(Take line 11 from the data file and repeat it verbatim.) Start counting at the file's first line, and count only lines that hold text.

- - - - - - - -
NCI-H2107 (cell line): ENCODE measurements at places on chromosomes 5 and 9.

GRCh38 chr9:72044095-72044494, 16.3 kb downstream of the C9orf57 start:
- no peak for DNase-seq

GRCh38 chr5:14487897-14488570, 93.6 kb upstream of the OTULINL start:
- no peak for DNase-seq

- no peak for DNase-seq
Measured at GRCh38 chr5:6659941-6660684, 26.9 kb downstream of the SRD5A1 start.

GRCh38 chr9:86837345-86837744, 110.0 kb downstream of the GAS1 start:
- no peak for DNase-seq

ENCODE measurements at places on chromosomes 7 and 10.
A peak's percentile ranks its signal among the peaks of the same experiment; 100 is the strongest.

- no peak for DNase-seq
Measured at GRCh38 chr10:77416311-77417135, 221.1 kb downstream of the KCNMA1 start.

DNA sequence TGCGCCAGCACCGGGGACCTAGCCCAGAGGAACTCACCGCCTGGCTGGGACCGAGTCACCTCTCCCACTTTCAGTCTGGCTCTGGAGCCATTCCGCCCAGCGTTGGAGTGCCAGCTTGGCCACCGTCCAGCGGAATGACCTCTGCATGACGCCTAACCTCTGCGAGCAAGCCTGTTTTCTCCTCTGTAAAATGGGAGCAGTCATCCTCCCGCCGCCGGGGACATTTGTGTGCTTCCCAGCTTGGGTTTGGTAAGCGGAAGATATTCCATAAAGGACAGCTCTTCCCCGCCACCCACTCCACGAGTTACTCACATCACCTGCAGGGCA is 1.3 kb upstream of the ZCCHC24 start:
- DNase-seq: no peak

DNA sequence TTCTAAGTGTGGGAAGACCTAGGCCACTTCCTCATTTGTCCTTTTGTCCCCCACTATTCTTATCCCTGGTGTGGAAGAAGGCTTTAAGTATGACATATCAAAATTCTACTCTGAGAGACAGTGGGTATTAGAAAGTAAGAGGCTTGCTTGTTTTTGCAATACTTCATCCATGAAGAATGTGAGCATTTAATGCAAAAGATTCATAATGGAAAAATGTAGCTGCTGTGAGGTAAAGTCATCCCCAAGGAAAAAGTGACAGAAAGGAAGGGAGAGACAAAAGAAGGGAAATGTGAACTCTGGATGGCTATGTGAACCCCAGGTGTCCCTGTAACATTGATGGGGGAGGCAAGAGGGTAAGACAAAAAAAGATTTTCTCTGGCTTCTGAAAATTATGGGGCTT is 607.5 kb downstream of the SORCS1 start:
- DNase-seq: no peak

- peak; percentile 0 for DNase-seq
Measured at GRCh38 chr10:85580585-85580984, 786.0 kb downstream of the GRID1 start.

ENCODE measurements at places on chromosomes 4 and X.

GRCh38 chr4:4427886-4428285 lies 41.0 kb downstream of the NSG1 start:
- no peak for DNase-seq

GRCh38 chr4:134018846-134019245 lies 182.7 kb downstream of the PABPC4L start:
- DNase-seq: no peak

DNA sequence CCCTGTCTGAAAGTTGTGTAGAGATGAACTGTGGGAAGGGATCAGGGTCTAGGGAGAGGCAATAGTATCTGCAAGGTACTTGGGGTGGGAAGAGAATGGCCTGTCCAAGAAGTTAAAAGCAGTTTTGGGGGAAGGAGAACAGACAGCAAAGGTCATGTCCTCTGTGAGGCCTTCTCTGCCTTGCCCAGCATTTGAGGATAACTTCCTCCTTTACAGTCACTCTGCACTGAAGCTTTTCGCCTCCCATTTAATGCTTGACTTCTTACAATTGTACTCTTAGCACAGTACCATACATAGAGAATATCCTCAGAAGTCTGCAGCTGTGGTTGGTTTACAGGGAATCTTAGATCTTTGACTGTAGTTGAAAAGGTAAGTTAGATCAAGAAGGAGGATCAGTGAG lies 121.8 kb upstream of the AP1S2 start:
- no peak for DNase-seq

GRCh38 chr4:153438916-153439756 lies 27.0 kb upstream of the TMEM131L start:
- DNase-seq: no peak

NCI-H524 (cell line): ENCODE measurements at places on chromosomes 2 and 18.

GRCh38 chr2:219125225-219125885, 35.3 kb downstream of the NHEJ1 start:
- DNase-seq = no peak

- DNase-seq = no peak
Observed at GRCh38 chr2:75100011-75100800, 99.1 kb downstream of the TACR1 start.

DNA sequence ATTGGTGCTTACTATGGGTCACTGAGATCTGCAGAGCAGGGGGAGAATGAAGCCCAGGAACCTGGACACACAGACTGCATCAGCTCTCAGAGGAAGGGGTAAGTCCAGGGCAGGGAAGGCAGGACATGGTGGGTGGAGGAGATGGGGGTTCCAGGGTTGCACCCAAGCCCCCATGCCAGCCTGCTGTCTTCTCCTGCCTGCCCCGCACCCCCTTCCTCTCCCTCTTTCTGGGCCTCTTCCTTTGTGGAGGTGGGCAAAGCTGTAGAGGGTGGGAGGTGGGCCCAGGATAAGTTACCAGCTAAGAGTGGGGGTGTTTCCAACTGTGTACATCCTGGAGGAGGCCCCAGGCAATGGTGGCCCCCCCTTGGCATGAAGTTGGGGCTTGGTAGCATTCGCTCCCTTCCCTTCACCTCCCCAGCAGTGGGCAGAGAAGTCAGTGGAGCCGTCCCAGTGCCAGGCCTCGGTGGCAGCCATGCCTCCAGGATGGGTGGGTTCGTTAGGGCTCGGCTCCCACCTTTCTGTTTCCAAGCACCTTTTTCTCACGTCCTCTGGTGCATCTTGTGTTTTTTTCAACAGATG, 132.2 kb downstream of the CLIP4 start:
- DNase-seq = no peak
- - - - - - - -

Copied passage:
A peak's percentile ranks its signal among the peaks of the same experiment; 100 is the strongest.